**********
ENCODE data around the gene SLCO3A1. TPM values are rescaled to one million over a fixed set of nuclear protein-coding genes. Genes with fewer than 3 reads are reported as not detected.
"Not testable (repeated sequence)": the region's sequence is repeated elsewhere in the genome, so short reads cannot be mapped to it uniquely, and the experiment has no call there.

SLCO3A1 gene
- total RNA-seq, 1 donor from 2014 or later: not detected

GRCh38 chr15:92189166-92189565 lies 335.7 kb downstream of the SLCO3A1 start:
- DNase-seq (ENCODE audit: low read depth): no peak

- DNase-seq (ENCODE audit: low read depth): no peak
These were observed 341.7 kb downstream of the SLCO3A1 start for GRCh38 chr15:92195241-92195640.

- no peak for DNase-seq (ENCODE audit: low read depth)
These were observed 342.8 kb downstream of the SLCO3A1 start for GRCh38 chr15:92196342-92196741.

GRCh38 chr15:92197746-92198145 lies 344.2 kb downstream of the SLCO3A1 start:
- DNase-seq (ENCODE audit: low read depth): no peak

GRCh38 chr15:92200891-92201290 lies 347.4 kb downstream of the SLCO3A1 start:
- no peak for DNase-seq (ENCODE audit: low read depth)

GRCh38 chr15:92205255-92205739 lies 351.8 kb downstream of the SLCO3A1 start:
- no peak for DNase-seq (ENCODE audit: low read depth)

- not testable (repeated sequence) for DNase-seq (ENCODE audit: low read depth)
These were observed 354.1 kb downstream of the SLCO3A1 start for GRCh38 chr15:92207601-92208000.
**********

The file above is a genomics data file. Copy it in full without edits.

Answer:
ENCODE data around the gene SLCO3A1. TPM values are rescaled to one million over a fixed set of nuclear protein-coding genes. Genes with fewer than 3 reads are reported as not detected.
"Not testable (repeated sequence)": the region's sequence is repeated elsewhere in the genome, so short reads cannot be mapped to it uniquely, and the experiment has no call there.

SLCO3A1 gene
- total RNA-seq, 1 donor from 2014 or later: not detected

GRCh38 chr15:92189166-92189565 lies 335.7 kb downstream of the SLCO3A1 start:
- DNase-seq (ENCODE audit: low read depth): no peak

- DNase-seq (ENCODE audit: low read depth): no peak
These were observed 341.7 kb downstream of the SLCO3A1 start for GRCh38 chr15:92195241-92195640.

- no peak for DNase-seq (ENCODE audit: low read depth)
These were observed 342.8 kb downstream of the SLCO3A1 start for GRCh38 chr15:92196342-92196741.

GRCh38 chr15:92197746-92198145 lies 344.2 kb downstream of the SLCO3A1 start:
- DNase-seq (ENCODE audit: low read depth): no peak

GRCh38 chr15:92200891-92201290 lies 347.4 kb downstream of the SLCO3A1 start:
- no peak for DNase-seq (ENCODE audit: low read depth)

GRCh38 chr15:92205255-92205739 lies 351.8 kb downstream of the SLCO3A1 start:
- no peak for DNase-seq (ENCODE audit: low read depth)

- not testable (repeated sequence) for DNase-seq (ENCODE audit: low read depth)
These were observed 354.1 kb downstream of the SLCO3A1 start for GRCh38 chr15:92207601-92208000.